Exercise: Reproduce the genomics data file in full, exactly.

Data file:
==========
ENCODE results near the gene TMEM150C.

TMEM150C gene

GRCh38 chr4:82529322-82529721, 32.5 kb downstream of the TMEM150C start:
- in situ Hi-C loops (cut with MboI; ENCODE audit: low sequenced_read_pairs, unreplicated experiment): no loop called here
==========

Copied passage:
ENCODE results near the gene TMEM150C.

TMEM150C gene

GRCh38 chr4:82529322-82529721, 32.5 kb downstream of the TMEM150C start:
- in situ Hi-C loops (cut with MboI; ENCODE audit: low sequenced_read_pairs, unreplicated experiment): no loop called here